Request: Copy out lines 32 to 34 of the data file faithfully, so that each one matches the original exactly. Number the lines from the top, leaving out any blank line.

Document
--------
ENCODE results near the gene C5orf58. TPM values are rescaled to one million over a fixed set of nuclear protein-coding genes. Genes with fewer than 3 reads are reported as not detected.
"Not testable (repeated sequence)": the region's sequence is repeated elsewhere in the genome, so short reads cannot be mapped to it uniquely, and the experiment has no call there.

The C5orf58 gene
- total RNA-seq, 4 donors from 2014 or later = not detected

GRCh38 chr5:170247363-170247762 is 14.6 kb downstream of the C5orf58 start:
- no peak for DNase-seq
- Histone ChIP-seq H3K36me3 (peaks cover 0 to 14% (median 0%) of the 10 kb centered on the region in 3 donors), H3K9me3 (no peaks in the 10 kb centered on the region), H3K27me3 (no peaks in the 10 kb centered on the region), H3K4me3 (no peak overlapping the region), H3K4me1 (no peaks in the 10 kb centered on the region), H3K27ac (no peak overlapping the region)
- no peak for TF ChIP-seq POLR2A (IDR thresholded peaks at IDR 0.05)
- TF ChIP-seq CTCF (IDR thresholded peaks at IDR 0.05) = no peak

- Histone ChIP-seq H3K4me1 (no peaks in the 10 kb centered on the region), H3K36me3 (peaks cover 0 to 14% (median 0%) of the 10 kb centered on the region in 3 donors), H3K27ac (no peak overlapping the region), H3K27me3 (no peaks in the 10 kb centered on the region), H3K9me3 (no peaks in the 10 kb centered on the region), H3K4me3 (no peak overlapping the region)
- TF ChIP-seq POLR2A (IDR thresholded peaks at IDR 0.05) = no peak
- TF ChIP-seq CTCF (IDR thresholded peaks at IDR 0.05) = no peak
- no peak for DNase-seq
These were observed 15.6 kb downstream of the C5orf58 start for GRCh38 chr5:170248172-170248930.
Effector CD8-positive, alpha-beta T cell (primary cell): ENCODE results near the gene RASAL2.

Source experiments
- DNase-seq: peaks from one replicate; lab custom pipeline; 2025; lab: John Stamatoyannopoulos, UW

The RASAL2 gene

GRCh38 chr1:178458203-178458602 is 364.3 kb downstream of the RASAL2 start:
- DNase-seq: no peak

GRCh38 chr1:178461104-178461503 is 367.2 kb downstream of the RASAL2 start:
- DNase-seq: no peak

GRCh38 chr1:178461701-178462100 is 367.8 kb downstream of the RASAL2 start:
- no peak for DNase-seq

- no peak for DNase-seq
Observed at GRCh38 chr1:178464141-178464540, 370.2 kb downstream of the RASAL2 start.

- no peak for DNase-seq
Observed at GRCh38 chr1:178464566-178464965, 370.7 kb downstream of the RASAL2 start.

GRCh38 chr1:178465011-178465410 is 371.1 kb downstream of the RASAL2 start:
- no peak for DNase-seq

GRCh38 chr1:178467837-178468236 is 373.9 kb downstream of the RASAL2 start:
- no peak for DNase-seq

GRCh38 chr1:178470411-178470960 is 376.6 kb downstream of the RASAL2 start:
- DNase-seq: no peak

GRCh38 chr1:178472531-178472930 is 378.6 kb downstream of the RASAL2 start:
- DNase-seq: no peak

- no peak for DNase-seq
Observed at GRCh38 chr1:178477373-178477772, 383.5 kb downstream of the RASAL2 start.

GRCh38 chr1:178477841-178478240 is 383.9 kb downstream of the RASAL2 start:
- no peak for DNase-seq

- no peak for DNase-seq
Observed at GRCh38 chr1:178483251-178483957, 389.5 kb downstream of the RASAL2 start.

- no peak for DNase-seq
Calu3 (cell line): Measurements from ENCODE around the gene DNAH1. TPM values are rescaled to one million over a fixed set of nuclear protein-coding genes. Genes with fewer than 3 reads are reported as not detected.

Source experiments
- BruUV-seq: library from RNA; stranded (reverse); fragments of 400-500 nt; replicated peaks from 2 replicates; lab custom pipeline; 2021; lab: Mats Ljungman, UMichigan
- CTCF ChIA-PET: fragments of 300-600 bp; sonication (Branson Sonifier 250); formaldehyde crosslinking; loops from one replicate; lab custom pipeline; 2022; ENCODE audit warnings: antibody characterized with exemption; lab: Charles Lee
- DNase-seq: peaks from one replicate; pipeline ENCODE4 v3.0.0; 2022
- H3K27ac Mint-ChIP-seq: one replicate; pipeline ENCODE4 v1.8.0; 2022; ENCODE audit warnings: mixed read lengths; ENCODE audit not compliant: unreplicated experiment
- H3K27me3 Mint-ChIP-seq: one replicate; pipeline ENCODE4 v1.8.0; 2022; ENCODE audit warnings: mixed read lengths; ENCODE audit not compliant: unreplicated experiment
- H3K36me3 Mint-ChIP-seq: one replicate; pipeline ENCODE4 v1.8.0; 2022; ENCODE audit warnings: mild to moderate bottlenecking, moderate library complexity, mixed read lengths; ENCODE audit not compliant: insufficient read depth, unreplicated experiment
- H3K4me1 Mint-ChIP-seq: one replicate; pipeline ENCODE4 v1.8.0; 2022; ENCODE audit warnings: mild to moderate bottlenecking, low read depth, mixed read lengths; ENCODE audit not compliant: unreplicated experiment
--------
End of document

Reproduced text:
- no peak for DNase-seq

GRCh38 chr1:178470411-178470960 is 376.6 kb downstream of the RASAL2 start:
- DNase-seq: no peak